April 17, 2020
J E Min et al, 2020. The joint effects of some beverages intake and smoking on chronic obstructive pulmonary disease in Korean adults: data analysis of the Korea national health and nutrition examination survey (KNHANES), 2008 – 2015, Int J Environ Res Public Helaht, Volume 17 (7).
Some beverages and smoking cause an inflammatory response in the lungs and airways in a similar way, ultimately affecting chronic obstructive pulmonary disease (COPD) occurrence. Using a nationally representative health survey database, this study investigates the individual and joint effects of consumption of different beverages and smoking on COPD. This study is a cross-sectional analysis of 15,961 Korean adults in the Korea National Health and Nutritional Examination Survey of 2008-2015. COPD was defined as forced expiratory volume in 1 s (FEV1) divided by forced vital capacity (FVC) <0.70. We used multiple linear and logistic regression models to examine the association of beverage consumption and smoking with an FEV1/FVC ratio and odds ratio (OR) for COPD. The mean FEV1/FVC ratio decreased with increasing soda intake (p = 0.016), coffee intake (p = 0.031), and smoking status; however, the mean FEV1/FVC ratio increased with increasing green tea intake frequency (p = 0.029). When soda intake increased to 10 times/month, the OR of having COPD increased to 1.04 times (95% CI: 1.01, 1.07). The positive joint effect of soda intake and smoking on COPD was marginally significant (p = 0.058). We found that soda intake, coffee intake, and smoking increased airflow limitation while green tea intake decreased it. In addition, soda intake and smoking had a positive joint effect on COPD in the Korean population.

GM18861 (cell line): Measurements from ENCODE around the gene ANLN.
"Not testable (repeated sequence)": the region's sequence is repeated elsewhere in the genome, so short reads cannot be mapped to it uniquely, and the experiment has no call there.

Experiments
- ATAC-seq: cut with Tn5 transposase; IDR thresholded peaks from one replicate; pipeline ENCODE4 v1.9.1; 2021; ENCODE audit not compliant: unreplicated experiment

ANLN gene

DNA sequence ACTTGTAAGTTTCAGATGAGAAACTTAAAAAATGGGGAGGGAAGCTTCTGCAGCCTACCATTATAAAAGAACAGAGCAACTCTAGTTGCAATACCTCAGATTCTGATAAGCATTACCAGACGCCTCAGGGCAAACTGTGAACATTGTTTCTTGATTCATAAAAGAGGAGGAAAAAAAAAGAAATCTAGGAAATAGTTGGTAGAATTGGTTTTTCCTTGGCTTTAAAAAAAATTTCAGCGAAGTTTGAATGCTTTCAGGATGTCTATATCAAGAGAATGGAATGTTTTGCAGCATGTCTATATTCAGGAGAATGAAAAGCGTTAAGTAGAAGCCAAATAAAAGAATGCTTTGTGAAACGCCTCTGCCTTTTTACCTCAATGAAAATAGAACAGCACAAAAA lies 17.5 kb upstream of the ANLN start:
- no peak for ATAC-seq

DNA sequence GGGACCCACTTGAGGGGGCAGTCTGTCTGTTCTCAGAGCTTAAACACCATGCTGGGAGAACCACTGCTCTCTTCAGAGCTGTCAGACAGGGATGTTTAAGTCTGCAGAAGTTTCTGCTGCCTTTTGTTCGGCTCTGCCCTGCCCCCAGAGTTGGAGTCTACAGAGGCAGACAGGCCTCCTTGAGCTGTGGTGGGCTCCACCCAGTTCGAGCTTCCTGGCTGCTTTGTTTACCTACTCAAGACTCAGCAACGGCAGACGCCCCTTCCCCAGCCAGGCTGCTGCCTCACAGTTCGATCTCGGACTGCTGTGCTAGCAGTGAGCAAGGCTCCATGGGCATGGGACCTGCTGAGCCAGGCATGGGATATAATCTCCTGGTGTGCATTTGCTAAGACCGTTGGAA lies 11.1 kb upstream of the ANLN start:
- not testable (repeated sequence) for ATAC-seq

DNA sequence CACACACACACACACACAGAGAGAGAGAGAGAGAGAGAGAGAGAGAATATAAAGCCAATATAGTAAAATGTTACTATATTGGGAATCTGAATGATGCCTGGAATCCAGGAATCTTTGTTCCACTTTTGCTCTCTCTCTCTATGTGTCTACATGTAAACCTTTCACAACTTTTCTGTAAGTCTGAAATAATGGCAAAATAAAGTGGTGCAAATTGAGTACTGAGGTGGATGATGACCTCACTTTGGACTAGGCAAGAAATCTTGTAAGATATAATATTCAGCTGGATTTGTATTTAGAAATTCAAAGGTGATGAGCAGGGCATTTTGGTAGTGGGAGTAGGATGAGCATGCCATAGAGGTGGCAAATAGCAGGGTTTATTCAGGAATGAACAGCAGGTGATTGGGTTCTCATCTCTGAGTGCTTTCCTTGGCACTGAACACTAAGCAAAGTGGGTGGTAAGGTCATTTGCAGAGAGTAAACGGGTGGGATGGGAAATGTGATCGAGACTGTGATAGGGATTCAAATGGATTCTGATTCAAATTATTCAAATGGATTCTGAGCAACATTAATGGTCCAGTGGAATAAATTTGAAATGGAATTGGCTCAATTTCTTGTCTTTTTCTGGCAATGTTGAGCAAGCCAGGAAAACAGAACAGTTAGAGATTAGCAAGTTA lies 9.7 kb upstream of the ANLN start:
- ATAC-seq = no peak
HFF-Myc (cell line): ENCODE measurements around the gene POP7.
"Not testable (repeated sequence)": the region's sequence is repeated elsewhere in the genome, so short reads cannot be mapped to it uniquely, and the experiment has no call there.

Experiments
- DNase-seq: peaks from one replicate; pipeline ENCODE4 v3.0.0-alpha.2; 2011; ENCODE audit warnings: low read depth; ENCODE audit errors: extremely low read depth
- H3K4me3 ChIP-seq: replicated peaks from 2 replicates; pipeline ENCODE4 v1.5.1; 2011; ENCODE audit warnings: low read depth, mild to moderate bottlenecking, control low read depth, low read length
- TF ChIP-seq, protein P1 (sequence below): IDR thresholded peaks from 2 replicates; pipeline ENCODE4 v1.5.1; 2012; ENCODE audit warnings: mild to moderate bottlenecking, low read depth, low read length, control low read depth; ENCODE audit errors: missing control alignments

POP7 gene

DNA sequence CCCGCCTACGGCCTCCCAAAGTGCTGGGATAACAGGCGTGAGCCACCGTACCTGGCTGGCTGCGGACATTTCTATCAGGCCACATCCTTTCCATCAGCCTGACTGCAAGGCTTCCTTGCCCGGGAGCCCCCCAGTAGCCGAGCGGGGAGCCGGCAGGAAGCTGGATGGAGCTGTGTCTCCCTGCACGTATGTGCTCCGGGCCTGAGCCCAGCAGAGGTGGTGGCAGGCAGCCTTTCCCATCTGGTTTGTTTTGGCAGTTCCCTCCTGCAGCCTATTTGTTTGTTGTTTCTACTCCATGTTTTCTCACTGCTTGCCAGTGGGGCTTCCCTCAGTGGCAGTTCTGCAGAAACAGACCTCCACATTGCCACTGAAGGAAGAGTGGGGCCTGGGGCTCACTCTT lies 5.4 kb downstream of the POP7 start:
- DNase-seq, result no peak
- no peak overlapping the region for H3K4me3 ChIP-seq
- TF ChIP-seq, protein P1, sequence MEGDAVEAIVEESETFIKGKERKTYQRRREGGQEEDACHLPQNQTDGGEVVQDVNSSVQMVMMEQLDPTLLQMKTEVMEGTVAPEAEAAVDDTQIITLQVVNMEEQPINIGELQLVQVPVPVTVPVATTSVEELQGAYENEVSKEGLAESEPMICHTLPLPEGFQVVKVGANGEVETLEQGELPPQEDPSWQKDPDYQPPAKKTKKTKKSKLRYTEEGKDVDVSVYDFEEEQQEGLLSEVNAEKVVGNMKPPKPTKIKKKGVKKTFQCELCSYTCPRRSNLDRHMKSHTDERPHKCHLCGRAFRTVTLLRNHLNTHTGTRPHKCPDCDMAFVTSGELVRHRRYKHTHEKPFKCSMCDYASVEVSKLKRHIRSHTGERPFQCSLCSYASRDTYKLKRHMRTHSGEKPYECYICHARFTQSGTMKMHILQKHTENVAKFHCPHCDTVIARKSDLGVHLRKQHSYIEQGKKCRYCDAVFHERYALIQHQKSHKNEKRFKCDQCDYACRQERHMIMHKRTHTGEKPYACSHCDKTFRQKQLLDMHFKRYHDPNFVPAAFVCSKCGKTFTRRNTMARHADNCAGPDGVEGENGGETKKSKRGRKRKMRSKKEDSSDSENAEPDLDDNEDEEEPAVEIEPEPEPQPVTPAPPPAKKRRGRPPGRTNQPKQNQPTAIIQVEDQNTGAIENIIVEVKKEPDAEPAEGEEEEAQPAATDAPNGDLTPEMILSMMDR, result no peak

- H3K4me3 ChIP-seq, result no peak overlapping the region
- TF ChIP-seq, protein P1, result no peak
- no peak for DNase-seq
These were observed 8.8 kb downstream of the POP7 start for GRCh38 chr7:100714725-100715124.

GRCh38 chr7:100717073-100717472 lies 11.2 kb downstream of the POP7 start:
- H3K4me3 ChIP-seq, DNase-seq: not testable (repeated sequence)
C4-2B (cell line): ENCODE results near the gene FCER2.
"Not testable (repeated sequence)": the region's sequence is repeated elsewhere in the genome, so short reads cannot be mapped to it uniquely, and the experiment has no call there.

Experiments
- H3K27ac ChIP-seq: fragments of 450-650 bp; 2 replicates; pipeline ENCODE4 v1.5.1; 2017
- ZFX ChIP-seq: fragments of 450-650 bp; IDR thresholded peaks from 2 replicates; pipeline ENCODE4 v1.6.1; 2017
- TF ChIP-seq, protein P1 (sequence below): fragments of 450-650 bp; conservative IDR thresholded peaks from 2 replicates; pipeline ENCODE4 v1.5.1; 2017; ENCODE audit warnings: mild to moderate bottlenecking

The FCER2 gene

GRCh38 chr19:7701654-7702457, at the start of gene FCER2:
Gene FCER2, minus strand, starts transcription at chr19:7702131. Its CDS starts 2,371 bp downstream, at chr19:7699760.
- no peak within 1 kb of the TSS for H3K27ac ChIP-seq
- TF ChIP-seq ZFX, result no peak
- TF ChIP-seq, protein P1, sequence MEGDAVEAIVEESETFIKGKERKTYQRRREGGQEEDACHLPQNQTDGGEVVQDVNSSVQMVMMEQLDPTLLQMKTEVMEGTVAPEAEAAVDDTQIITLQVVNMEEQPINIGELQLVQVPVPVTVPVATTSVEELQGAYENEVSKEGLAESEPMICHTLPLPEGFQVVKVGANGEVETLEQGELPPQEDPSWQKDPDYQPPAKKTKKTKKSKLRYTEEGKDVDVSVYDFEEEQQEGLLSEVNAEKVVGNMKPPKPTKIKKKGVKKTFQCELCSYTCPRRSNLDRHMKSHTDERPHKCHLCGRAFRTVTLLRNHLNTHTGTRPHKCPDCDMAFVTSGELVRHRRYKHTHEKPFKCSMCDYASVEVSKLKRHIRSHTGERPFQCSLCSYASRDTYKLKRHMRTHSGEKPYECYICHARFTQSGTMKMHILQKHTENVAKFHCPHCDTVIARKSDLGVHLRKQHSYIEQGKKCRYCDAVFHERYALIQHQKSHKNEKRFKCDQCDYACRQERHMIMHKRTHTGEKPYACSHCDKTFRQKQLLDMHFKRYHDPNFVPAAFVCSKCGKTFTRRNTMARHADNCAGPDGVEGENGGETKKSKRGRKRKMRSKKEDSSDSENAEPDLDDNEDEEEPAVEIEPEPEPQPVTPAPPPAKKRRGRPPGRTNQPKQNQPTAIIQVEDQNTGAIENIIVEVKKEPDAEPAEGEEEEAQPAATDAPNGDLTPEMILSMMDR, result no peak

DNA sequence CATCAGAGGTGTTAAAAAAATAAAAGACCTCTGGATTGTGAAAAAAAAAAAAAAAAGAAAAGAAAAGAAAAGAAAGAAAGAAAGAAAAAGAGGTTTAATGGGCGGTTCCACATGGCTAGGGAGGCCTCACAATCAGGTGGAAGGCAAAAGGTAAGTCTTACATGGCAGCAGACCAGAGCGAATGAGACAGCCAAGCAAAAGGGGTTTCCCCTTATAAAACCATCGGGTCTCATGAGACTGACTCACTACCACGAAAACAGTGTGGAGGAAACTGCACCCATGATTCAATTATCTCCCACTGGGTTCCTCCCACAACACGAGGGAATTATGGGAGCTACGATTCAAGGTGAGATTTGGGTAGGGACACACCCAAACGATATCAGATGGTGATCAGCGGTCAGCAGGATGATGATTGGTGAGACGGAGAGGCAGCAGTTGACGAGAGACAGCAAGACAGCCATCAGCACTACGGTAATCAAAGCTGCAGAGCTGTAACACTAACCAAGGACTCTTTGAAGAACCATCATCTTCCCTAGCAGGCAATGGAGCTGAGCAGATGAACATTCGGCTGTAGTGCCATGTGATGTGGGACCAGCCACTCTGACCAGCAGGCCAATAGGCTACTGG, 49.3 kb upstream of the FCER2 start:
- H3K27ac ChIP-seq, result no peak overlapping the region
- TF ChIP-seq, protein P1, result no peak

Ja tak, jeg vil gerne modtage nyhedsbrev, når der er noget nyt om kaffe og helbred.